I have finished all the ripples on my rainbow blanket. Woo hoo! This project has been on and off my hook for a year, I think. I started it for a friend’s baby but did my initial maths all wrong (never mind my maths degree!) so it ended up larger than intended and then Son1 decided that it was to be for him.
I have really enjoyed the project despite how long it’s taken (and it’s not done yet!). It’s definitely an example of comforting crochet rather than counting. It’s rhythmic and relaxing and a perfect evening activity after a frantic day with two small boys when your brain doesn’t want to do much thinking. You can pick it up and immediately know where you are and what to do next. It fits perfectly in to any amount of time – twenty minutes for a little sit down and a cup of tea or an hour or two on a rainy afternoon. It grows quickly and looks great right from the start. It keeps your lap warm while you’re working on it during winter evenings. You can put it away for a time when you need a change, do other projects and then come back to it and love it all over again.
Most importantly, you can work on it while you’re nattering with your knitty friends and eating cake and biscuits without worrying about going massively wrong! You can still go a bit wrong but it’s easily spotted and easily fixed. I learnt that lesson the hard way when I had to pull back a couple of hours of crochet on a hat because I’d missed an increase right at the start of Knit Night!. I always choose which project to take very carefully now!
Now I need to sew in all the ends. I really should have done that in sections as I went but it’s a bit like how your mum always told you not to leave your homework until the last day of the holidays but you did it anyway. Hmm. I hate it when Mum’s right! There will be a border too. A first round in yellow, I think, and then something else – maybe red. What do you think?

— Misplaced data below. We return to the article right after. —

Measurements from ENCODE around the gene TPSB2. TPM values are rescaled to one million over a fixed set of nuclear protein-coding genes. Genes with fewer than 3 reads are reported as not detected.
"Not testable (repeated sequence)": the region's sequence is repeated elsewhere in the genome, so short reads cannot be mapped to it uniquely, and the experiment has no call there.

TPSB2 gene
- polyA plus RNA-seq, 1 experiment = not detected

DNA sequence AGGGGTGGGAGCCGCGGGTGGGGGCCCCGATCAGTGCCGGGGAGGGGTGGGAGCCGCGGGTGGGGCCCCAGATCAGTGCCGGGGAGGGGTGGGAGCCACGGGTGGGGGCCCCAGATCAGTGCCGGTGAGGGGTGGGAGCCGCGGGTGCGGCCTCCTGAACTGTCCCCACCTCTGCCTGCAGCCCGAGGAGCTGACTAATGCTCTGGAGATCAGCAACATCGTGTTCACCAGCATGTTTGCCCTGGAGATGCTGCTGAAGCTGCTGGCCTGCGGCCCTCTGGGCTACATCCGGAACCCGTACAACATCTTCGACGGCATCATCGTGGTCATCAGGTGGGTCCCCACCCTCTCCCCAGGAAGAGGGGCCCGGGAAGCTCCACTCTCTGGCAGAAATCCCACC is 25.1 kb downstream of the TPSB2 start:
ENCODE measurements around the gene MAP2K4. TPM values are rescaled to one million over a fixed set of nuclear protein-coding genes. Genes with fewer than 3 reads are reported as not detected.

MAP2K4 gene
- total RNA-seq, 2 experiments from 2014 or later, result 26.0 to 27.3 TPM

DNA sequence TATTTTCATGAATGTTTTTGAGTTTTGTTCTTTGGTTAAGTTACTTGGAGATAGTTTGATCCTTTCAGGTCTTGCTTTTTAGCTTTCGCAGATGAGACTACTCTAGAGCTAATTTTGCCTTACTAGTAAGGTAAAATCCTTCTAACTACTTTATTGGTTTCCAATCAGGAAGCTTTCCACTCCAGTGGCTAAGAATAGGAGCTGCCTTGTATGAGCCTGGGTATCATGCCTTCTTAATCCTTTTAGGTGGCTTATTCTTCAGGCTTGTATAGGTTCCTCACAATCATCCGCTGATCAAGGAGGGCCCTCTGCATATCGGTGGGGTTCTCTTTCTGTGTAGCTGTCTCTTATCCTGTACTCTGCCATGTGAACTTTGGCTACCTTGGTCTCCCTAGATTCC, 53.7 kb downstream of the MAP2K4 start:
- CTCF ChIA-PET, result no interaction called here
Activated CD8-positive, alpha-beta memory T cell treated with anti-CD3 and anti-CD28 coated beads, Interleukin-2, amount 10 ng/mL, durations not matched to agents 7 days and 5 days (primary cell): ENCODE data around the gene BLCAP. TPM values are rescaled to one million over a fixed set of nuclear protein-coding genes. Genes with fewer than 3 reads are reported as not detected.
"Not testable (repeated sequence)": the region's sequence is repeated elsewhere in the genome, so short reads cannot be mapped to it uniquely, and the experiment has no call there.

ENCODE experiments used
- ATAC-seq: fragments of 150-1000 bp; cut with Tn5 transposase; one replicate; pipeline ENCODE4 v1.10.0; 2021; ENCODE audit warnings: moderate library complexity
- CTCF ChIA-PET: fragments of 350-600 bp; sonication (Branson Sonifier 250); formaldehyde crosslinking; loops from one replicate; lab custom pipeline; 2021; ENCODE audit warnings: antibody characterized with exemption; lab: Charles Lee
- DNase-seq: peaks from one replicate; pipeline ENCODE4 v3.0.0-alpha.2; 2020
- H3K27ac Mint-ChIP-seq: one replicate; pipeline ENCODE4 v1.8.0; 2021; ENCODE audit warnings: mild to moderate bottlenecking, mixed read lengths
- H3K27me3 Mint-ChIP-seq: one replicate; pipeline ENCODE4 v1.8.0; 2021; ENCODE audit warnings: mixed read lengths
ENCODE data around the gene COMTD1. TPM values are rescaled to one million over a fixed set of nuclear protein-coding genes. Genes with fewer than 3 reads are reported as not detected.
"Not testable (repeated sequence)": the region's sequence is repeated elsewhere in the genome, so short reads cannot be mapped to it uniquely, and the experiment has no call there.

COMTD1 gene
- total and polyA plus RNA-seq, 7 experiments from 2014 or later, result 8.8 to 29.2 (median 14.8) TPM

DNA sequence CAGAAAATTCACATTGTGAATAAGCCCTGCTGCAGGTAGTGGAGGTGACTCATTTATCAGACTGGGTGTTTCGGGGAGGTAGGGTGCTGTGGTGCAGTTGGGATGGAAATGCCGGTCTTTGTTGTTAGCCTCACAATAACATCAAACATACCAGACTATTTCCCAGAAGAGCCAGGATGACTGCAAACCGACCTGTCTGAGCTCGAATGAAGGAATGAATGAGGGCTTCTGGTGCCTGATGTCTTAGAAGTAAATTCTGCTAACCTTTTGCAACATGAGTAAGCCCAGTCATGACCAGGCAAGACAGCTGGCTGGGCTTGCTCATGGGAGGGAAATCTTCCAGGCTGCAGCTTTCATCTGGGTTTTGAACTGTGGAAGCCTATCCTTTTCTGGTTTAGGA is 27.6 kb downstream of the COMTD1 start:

P.S. The yarn is Rico Design Lisa.
My first make of 2013! A simple beanie pattern, some stripes to break up the black and a crocheted skull and crossbones. It was quick and fun to make and Son1 loves it, thankfully. He had asked for a Storm Trooper hat (Star Wars) but that was a bit beyond me (and, if I’m truthful, I didn’t want to make one!). I did find a cool R2D2 crocheted hat when I was browsing though!
The yarn is Rico Design:Essentials Soft Merino Aran which is a firm favourite of mine. It’s good value and really nice to work with. I’ve used it recently for several projects including:
Penguin hat (modelled by a melon!)
My “things to make in 2013” list is underway. I think there’ll be a blanket, a scarf, a hat and, well, plenty more. I MUST finish a gift that I started in the summer first though! Oh, and remember to go to the Post Office to send it!
There’s nothing to kick start you back into action than a photograph of your work in active service.
A close friend of mine was due to have her second baby the week that we were moving to Belgium. Not wanting to miss out on a squidge, I had stern words with the bump and instructed it not to hang around and be late. Thankfully, the bump was obedient and arrived a little early! I was able to have a little cuddle and to pass on a cardigan that I had made for her.
Shortly after my last blog post, this photo popped up on Facebook:
The lovely Grace modelling my work! It certainly made me dig out all my tools and get going again.
I made a Mandarin Baby Jacket (Ravelry link) using Sirdar Snuggly Baby Bamboo. The yarn is lovely and has a gorgeous sheen. The pattern was really easy to follow and was seamless (my favourite!). And, most importantly, it fitted!
Seeing Grace’s picture made me remember how proud I was when I finished my first ever proper project. I made a small Granny Stripe blanket for Son2 and would pop it over him when he fell asleep playing under his baby gym doodah.
So, the good news is that I’m back in the saddle. Current projects are: name bunting, a scarf, a jumper for Son2 and the ongoing rainbow ripple blanket for Son1. I shan’t list what’s in my queue!
Since I started crocheting in May last year, I’ve been going pretty much none stop. But now, I’ve lost my way a bit.
The reason is not a mystery. We have just left our cosy life in the UK with family, friends and knit clubs for a new one in Belgium where, at the moment, there’s not a lot happening. With the move, the paperwork, the language change, the boxes that need unpacking, the children that need entertaining (and feeding) and the floor that need endless mopping, I don’t have much headspace for crochet. How sad! Something that should help me relax is making me feel a bit stressed. Perhaps it a reminder of “home”?